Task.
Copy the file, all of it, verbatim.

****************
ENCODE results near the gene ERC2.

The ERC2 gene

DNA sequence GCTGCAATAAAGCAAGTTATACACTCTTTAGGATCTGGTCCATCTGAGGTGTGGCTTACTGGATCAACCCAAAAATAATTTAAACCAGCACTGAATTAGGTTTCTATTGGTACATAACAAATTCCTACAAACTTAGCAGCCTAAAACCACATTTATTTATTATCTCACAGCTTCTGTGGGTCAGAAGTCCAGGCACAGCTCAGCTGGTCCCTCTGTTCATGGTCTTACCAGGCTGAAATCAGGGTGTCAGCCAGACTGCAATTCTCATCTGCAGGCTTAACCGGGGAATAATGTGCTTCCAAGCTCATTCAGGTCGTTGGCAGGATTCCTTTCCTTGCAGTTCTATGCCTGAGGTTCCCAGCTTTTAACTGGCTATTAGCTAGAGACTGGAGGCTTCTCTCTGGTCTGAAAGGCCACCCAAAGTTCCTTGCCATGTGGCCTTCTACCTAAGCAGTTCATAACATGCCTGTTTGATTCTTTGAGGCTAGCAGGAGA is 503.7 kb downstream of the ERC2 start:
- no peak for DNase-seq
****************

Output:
ENCODE results near the gene ERC2.

The ERC2 gene

DNA sequence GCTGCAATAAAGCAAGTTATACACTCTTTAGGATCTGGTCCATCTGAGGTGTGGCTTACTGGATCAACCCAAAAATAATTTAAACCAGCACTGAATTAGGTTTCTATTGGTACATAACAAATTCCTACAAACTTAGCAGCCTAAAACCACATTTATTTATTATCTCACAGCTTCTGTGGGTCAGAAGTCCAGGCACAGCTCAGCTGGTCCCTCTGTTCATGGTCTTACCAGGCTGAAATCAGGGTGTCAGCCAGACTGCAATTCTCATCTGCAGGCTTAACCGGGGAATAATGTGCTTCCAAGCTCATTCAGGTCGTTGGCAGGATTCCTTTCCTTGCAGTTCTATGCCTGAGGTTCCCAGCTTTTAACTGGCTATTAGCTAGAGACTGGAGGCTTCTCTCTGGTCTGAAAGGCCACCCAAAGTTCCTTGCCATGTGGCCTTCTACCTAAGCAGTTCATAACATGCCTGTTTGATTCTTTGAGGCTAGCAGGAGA is 503.7 kb downstream of the ERC2 start:
- no peak for DNase-seq